Oral Gonorrhea Symptoms
Many people, especially young teens, consider oral sex to be "safe" sex. "Safe sex" by many people is defined as having sexual gratification by means that reduces or eliminates the chance of producing a fetus (pregnancy). However, many people include in the meaning of "safe sex," sex practices that prevent or significantly reduce the possibility of getting a disease from a sex partner for examples:
- syphilis, or
Most doctors do not consider oral (and other) sexual practices "safe" unless precautions are taken to prevent or substantially reduce disease transmission between partners, or if the sex partners are uninfected.
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- Gonorrhea is a bacterial infection that is transmitted during sexual activity.
- Gonorrhea is not transmitted from toilet seats.
- Women infected with gonorrhea may not have any symptoms.
- Gonorrhea is treated with antibiotics.
- Gonorrhea may cause PID, tubo-ovarian abscess, and sterility.
What are sexually transmitted diseases (STDs)?
Sexually transmitted diseases (STDs) are infections that can be transferred from one person to another through any type of sexual contact. STDs are sometimes referred to as sexually transmitted infections (STIs) since they involve the transmission of a disease-causing organism from one person to another during sexual activity. It is important to realize that sexual contact includes more than just sexual intercourse (vaginal and anal). Sexual contact includes kissing, oral-genital contact, and the use of sexual "toys," such as vibrators. STDs probably have been around for thousands of years, but the most dangerous of these conditions, the acquired immunodeficiency syndrome (AIDS) was first recognized in 1981, and the causative human immunodeficiency virus (HIV), was first identified in 1984.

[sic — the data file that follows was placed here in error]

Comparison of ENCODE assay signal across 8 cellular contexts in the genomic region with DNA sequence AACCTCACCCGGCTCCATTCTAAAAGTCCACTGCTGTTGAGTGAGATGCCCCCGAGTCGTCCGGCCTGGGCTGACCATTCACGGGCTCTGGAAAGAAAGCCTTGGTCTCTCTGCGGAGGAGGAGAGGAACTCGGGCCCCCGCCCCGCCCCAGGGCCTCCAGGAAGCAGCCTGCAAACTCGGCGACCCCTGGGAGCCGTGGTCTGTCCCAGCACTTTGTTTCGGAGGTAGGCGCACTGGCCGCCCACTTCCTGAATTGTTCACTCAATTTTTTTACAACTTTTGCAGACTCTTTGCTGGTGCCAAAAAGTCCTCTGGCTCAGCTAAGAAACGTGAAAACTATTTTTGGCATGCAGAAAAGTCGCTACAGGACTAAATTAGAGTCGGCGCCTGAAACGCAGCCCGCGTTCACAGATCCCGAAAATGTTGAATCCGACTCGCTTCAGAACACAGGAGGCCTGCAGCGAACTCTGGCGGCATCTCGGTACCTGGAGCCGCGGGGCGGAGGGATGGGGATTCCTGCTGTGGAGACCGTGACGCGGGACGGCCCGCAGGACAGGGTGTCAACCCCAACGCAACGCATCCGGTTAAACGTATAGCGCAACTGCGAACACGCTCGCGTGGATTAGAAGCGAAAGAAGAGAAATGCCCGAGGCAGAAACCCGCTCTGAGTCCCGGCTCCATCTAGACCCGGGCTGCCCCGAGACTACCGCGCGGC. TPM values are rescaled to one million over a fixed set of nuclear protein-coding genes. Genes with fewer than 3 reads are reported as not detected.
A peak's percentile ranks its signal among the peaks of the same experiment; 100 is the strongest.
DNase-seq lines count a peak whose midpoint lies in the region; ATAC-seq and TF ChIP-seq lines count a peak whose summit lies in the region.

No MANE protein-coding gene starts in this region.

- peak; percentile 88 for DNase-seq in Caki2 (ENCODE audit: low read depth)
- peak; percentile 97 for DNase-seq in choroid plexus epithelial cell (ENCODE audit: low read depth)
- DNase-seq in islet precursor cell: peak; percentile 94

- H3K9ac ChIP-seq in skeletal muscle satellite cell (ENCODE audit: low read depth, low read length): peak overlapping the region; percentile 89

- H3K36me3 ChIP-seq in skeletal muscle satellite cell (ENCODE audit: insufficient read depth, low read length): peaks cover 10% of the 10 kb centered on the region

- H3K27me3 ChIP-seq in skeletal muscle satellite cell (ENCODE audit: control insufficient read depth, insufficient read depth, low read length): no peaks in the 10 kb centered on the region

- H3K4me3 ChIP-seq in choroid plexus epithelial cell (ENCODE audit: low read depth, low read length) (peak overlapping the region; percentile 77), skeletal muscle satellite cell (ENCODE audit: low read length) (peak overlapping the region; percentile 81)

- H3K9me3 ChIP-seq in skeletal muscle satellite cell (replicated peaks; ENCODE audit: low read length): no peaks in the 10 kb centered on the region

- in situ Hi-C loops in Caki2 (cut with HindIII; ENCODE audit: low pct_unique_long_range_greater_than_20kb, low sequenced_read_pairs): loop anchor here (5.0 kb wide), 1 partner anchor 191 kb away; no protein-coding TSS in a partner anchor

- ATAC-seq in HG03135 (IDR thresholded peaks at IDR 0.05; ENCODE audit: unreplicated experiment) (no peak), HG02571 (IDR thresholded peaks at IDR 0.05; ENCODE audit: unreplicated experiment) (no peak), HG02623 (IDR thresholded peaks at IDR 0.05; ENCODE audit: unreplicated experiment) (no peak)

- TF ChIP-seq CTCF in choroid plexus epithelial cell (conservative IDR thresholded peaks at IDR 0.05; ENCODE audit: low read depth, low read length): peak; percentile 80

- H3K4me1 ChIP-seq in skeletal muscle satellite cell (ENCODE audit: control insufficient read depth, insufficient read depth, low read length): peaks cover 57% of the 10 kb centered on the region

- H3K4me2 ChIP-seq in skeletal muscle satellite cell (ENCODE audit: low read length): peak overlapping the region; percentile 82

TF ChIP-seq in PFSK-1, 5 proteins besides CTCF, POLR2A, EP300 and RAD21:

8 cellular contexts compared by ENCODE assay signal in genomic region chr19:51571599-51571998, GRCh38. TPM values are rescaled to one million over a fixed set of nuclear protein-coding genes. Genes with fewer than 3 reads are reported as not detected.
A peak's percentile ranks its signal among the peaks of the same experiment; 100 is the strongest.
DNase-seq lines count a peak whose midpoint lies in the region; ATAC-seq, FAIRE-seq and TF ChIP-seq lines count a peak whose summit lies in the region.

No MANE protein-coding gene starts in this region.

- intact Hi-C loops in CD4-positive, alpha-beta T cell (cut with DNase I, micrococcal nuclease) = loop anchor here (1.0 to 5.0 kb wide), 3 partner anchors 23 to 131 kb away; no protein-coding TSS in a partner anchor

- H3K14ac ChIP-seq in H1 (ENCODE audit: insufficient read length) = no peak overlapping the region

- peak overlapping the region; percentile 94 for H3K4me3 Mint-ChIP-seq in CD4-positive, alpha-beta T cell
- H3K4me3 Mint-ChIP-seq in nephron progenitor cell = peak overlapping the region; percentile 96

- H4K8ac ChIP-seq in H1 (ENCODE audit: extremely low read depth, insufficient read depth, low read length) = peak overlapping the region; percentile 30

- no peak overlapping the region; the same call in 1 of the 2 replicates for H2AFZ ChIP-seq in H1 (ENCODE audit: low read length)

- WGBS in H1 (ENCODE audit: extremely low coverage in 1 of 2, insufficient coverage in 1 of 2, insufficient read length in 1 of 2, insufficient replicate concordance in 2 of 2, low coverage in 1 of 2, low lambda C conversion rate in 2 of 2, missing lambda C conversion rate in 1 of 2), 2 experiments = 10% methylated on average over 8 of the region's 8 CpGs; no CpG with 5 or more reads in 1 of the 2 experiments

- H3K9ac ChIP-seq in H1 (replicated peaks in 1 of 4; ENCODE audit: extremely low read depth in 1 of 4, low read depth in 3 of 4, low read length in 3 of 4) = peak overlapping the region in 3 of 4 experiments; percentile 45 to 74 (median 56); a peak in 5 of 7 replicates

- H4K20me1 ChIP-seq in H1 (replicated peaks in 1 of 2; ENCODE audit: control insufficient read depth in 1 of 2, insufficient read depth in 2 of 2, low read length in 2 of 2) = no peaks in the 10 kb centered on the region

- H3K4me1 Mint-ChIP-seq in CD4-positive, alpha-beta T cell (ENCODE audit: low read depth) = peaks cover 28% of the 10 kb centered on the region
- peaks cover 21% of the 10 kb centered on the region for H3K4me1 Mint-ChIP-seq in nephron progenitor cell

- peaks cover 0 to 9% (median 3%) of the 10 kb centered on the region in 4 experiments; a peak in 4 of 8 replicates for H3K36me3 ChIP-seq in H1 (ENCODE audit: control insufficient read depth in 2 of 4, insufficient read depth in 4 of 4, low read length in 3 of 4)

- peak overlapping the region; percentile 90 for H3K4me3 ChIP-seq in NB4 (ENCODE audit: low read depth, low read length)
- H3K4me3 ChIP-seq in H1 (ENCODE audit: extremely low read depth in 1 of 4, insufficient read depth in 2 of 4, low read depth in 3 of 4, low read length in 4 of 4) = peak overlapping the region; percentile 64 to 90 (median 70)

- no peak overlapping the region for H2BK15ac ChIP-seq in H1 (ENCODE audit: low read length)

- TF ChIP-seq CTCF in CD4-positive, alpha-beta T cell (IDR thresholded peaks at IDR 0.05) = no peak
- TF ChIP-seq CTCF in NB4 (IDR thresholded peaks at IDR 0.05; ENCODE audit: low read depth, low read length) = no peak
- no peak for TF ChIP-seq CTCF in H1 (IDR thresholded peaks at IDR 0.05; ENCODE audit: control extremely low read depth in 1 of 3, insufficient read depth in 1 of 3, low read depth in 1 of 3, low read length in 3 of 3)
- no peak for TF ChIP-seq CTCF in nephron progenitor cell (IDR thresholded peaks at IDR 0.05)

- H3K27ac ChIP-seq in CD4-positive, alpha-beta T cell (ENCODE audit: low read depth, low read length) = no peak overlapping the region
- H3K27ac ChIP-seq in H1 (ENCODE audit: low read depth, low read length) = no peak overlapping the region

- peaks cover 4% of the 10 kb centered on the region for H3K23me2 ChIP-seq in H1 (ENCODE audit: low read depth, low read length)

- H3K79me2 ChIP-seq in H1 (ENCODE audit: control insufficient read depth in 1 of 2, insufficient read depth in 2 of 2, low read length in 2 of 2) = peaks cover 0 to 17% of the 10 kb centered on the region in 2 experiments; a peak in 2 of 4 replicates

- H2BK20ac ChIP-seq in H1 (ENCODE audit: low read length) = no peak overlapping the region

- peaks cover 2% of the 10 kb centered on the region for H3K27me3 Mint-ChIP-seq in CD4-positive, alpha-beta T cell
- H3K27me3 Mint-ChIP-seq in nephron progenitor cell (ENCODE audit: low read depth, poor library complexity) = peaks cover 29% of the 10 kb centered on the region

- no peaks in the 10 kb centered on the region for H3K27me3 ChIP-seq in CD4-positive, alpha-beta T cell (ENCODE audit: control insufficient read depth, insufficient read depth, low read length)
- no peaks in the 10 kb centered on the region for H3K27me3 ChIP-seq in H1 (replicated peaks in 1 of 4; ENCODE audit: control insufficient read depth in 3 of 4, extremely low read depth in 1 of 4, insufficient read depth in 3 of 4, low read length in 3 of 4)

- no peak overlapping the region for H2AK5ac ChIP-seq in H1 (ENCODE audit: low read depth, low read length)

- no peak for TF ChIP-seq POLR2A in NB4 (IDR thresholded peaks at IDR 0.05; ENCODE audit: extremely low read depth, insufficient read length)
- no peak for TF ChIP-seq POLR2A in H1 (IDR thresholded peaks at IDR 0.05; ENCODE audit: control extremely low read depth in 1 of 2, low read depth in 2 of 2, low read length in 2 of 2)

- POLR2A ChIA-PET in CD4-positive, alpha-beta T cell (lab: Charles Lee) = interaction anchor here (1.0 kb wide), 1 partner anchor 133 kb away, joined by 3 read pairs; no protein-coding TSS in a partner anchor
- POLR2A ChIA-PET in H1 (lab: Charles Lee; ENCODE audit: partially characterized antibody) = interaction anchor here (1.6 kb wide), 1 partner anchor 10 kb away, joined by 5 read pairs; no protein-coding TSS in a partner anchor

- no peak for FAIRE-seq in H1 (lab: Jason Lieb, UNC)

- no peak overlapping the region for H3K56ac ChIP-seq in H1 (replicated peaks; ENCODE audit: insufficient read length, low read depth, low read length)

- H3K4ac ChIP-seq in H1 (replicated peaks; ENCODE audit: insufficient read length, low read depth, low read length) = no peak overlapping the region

Many STDs are treatable, but effective cures are lacking for others, such as HIV, HPV, and hepatitis B. Even gonorrhea, once easily cured, has become resistant to many of the older traditional antibiotics. Many STDs can be present in, and spread by, people who do not have any symptoms of the condition and have not yet been diagnosed with an STD. Therefore, public awareness and education about these infections and the methods of preventing them is important.
There really is no such thing as "safe" sex. The only truly effective way to prevent STDs is abstinence. Sex in the context of a monogamous relationship wherein neither party is infected with a STD also is considered "safe." Most people think that kissing is a safe activity. Unfortunately, syphilis, herpes, and other infections can be contracted through this relatively simple and apparently harmless act. All other forms of sexual contact carry some risk. Condoms are commonly thought to protect against STDs. While condoms are useful in decreasing the spread of certain infections, such as chlamydia and gonorrhea, they do not fully protect against other infections such as genital herpes, genital warts, syphilis, and AIDS. Prevention of the spread of STDs is dependent upon the counseling of at-risk individuals and the early diagnosis and treatment of infections.
Medically Reviewed by a Doctor on 2/26/2016